Take into consideration your food budget and transportation fees as well. Compared to the U.S., England and Australia, food is considerably more affordable in Canada. On average, students spend about $250 per month on food in Ontario. Residences on campus offer meal plans that cost more than if living off campus, but have great value due to their convenience. Bus passes can range between $200-$300 per month.
Lastly, there are budgeting tips and tricks that will save you money. Living near campus will cut transportation costs, as you will be able to walk or bike. Carpooling is a smart idea, too. Buying used textbooks, cooking meals with friends for the week, avoiding the use of your credit card, looking for discounts with your student card, and researching grants and scholarships will all save you money in the long run.
Keep in mind that your education is an investment, and as such you will spend more up front. If you budget wisely, you can still save and live comfortably and have confidence that your return on your investment will be very valuable.
I almost forgot to mention the value of living with roommates! Cutting costs together will help everyone save. Just don’t follow my example. Choose friends with math skills!
Once upon a time, I had a dream. When I was about 20 years old, I dreamt of becoming the world’s oldest student. That’s right. A student for life! I loved university so much I didn’t want it to end. I was surrounded by other people who love to learn. My parents weren’t around. I didn’t have to work. Um, well. See that’s where my dream ended, unfortunately. We won’t dwell on that.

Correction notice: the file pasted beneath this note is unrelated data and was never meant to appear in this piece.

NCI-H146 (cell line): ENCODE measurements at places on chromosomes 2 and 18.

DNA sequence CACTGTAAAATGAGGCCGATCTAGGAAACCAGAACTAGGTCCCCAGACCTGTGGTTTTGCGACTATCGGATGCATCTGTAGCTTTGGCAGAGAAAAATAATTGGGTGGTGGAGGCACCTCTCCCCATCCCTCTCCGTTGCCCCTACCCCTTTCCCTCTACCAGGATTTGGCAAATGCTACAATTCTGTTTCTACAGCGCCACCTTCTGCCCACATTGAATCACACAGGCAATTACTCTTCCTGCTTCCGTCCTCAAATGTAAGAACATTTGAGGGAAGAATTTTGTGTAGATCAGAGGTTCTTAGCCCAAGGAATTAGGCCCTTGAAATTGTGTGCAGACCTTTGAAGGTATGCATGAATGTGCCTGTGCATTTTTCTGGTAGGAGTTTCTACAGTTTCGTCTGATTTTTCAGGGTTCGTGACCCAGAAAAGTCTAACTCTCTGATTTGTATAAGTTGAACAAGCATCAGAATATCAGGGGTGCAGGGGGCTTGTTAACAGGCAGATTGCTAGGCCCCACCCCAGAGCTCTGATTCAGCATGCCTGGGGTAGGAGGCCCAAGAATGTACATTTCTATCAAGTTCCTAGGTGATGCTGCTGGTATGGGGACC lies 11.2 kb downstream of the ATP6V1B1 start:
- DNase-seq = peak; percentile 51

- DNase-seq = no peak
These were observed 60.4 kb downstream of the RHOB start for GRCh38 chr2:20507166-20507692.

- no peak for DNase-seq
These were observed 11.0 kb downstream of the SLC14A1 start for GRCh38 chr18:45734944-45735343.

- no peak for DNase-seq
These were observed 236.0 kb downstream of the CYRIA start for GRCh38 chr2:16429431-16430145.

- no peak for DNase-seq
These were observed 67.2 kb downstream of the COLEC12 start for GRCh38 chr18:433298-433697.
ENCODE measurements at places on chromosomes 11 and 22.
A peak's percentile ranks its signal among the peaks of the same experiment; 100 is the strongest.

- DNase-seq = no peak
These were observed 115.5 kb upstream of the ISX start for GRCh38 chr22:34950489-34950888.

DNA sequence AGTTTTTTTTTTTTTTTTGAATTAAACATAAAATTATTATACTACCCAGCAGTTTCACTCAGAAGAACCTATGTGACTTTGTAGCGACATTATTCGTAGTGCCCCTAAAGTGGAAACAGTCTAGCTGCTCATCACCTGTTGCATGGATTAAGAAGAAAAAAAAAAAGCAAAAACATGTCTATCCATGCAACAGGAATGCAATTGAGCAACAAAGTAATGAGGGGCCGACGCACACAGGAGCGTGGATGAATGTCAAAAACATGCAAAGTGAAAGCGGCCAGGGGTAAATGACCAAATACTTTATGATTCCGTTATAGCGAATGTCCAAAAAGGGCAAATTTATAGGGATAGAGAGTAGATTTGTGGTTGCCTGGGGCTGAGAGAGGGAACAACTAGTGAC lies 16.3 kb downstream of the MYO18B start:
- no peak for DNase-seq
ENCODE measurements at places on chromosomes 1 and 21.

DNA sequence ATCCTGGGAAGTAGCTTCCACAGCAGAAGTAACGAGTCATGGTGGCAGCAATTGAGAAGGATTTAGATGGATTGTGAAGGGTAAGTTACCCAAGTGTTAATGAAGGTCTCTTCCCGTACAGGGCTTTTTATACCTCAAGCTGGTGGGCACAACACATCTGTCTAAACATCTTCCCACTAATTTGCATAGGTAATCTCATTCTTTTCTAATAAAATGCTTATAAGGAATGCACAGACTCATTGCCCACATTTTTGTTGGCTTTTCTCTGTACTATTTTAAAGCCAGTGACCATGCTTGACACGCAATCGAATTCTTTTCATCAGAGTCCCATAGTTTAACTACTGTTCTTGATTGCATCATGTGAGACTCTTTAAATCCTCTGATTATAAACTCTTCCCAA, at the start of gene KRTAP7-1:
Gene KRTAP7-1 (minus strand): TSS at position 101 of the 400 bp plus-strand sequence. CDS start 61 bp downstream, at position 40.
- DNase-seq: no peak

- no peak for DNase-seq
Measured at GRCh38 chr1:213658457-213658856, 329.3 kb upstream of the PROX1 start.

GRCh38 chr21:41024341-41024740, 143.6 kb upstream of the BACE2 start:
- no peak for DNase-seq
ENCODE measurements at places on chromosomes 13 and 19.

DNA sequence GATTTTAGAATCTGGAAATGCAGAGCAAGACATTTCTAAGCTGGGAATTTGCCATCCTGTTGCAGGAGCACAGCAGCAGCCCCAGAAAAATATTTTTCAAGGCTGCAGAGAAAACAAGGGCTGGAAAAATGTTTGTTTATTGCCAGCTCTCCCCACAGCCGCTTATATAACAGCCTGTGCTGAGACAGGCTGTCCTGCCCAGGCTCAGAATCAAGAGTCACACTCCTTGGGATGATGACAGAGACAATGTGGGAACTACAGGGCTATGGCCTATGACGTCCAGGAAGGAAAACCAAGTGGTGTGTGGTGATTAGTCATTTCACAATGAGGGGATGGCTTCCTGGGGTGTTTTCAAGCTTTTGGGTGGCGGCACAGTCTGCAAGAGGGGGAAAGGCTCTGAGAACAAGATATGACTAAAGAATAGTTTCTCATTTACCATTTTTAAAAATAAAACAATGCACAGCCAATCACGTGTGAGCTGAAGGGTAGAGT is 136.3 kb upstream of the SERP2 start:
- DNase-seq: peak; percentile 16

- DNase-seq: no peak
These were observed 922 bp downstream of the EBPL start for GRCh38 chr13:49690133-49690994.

But think about it. Canada’s university campuses have it all! Not only are they wired with the latest in technology, but countless other modern amenities as well. From Olympic-quality sports facilities to public concert halls and art galleries, Canada’s post-secondary campuses offer you enormous possibilities for learning and leisure. Plus, you’ll have incredible opportunities to meet like-minded individuals and gain valuable experience through student-run governments, radio, newspapers and businesses.
So ‘drink it up’, people! Enjoy every last part of campus life. Meet new people, try a new sport. Canada is a land of opportunity, after all! And see if you can beat my record. Including my undergraduate degree, special qualification courses, and my Masters, I’ve been a post-secondary student for nine years. Yet somehow I’m not a doctor. A few more years should do it, eh?